Goertz also participates in a pop-up Bacteria Bar, where the alchemy of fermentation is used to create probiotic drinks such as Bread Kvass, a traditional fermented non-alcoholic beverage from Russia, made with third day rye sourdough. Or skip the bread and make a sparkling beet tonic instead with optional quartered fruits such as lemons and oranges. Later this month, Edible Alchemy will be in the Roseau River Valley near St. Malo at the Rainbow Trout Music Festival, August 19 to 21, where Elizabeth will be collaborating with Deer and Almond to brew up kombucha.

"We mostly teach techniques more than we teach recipes," says Elizabeth who has been stocking the fridge this summer at Hollow Reed Holistic on Corydon with fermented mustards, nuts, and cheeses. "The only way we know how to make food is by considering what’s in season and what ingredients or combinations are available to us, either in our gardens, friend’s gardens, local farmer’s markets or through wild foraging. There is just so much beautiful food to be had."

Elizabeth likes to use scotch bonnet peppers in her hot sauce recipe for a beautiful bright orange sauce. "The hotter the peppers you use, the hotter the sauce." The flavour of the hottest pepper will dominate, she adds. Using a one litre sterilized canning jar which she fills with chopped, seeded peppers and a quantity of garlic, she adds dechlorinated water mixed with dissolved pickling or sea salt leaving about six millimetres of head space.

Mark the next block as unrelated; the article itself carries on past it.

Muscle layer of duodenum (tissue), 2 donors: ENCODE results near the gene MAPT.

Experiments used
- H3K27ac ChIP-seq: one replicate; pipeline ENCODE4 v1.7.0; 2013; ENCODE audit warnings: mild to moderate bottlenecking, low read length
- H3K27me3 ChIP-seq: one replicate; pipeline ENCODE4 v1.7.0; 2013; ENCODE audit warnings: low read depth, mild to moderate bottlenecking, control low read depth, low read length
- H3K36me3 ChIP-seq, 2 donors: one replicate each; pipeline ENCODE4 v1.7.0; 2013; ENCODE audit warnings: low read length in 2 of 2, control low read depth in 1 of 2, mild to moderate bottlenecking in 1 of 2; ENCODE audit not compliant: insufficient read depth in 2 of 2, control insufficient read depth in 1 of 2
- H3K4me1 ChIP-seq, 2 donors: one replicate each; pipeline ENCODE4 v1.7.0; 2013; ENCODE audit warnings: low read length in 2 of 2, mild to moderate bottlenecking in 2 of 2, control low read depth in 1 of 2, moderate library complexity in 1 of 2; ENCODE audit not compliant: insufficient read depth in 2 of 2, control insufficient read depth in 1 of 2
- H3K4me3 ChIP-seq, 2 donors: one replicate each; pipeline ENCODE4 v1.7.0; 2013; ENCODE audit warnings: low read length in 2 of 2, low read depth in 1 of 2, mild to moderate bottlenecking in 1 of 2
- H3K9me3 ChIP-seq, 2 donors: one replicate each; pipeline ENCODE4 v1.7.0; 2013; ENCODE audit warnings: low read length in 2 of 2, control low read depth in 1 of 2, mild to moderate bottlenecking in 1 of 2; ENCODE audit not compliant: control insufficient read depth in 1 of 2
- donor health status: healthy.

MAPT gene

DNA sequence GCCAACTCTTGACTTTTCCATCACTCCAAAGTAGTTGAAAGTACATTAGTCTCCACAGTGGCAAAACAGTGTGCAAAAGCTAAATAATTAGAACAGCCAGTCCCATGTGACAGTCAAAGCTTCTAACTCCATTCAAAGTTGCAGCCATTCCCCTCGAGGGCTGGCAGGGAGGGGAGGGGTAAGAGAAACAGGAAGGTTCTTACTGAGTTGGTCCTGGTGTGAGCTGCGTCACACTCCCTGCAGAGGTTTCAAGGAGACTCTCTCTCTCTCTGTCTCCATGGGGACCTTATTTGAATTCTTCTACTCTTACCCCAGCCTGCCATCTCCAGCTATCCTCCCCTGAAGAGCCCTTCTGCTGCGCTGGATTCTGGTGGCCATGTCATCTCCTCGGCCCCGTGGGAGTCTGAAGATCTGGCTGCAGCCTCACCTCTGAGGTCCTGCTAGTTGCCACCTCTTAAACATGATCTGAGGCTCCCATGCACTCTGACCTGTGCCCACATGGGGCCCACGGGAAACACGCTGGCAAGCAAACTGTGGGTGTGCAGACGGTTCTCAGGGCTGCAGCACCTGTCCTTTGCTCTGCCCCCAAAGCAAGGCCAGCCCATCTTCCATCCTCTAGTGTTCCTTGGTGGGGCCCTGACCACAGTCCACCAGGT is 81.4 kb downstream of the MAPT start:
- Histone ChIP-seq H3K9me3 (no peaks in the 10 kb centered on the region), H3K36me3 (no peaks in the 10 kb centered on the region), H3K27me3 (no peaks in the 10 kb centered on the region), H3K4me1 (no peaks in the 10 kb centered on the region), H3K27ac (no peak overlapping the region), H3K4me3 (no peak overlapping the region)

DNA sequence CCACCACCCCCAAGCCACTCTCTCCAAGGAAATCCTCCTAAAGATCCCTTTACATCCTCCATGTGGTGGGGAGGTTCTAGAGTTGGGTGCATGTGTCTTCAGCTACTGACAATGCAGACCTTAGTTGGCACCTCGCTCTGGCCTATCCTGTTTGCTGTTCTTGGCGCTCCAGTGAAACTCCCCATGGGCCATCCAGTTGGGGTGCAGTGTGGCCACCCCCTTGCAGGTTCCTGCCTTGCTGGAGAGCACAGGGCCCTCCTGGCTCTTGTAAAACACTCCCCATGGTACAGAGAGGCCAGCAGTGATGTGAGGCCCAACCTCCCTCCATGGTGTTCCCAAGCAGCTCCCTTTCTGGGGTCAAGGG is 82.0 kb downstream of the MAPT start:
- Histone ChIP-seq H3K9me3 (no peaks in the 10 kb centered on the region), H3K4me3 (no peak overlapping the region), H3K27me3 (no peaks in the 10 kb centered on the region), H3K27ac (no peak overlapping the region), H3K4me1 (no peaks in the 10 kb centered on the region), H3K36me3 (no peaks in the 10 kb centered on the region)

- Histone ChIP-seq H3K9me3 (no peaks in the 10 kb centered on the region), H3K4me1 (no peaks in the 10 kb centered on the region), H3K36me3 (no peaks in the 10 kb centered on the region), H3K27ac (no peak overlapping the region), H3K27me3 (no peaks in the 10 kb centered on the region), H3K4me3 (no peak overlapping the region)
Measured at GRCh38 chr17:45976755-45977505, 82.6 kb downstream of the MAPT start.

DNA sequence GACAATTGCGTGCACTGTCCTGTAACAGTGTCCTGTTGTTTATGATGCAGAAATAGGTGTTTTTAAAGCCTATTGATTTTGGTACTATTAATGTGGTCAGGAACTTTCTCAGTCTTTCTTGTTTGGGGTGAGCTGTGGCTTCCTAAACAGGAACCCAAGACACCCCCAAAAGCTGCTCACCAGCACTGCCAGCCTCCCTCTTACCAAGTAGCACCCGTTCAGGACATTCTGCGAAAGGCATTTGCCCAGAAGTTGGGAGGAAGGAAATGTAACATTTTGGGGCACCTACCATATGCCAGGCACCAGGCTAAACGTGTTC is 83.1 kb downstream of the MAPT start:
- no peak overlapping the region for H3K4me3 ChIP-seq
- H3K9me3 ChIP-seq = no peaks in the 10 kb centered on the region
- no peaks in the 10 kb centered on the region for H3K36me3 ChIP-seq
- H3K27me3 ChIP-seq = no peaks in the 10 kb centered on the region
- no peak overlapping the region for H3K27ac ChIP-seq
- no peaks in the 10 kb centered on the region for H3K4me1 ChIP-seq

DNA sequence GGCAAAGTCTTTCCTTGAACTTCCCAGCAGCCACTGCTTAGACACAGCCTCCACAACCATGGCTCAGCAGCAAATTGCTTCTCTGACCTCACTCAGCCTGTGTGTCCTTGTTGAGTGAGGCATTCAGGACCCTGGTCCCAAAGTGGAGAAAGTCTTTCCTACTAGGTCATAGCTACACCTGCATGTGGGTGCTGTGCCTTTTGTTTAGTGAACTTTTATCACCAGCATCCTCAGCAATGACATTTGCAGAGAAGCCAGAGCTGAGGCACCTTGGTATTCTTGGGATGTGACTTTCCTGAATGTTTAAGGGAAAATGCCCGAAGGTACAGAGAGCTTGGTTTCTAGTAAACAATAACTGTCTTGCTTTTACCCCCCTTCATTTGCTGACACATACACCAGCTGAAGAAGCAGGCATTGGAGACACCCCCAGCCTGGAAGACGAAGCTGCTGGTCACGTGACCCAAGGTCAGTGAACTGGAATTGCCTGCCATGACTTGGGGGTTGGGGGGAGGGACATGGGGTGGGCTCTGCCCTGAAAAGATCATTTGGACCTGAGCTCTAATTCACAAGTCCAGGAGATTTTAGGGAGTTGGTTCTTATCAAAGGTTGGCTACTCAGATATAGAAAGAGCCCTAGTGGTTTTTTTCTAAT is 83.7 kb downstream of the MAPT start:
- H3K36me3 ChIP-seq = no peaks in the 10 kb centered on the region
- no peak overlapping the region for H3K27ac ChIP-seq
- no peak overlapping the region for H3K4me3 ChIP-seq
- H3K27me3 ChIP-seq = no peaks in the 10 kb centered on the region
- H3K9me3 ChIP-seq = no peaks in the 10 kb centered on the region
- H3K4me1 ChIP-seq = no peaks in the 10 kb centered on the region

With the jar stored in a location that is away from any direct sunlight, Elizabeth checks on the progress of the sauce by sampling a small sip of brine each week for about four weeks. Once the brine is sour and to her liking, she blends the vegetables, adding enough brine for the desired consistency. The finished sauce is then bottled into smaller, sterilized containers and stored in the refrigerator or a cool place. Light will cause the colour of sauce to fade. A word of caution from Elizabeth who suggests protecting your eyes when you first open your jar of hot pepper sauce: hot pepper vapour is powerful!

Want to try making your own? On August 23 Edible Alchemy goes to Fort Whyte Farms to concoct fiery and fermented hot sauce.

In October, prior to meeting up with Goetz in Germany, Goetz is presenting in Toronto at Food Secure Canada’s 9th national assembly on ancient fermentation strategies for managing modern problems around food waste.


The 102nd annual exhibition of the St. James Horticultural society is on August 16 from 7 to 9 p.m. and August 17 from 1 – 4 p.m. and 7 to 9 p.m. at the Heritage-Victoria Community Club, 950 Sturgeon Rd.

HerbFest, co-hosted by the Herb Society of Manitoba and Assiniboine Park Conservancy takes place on Sunday, August 21 from 12 noon to 5 p.m. inside the big white tent at the Conservatory. Herb sale, baked goods, guided tours of the Herb Garden and special guest speakers.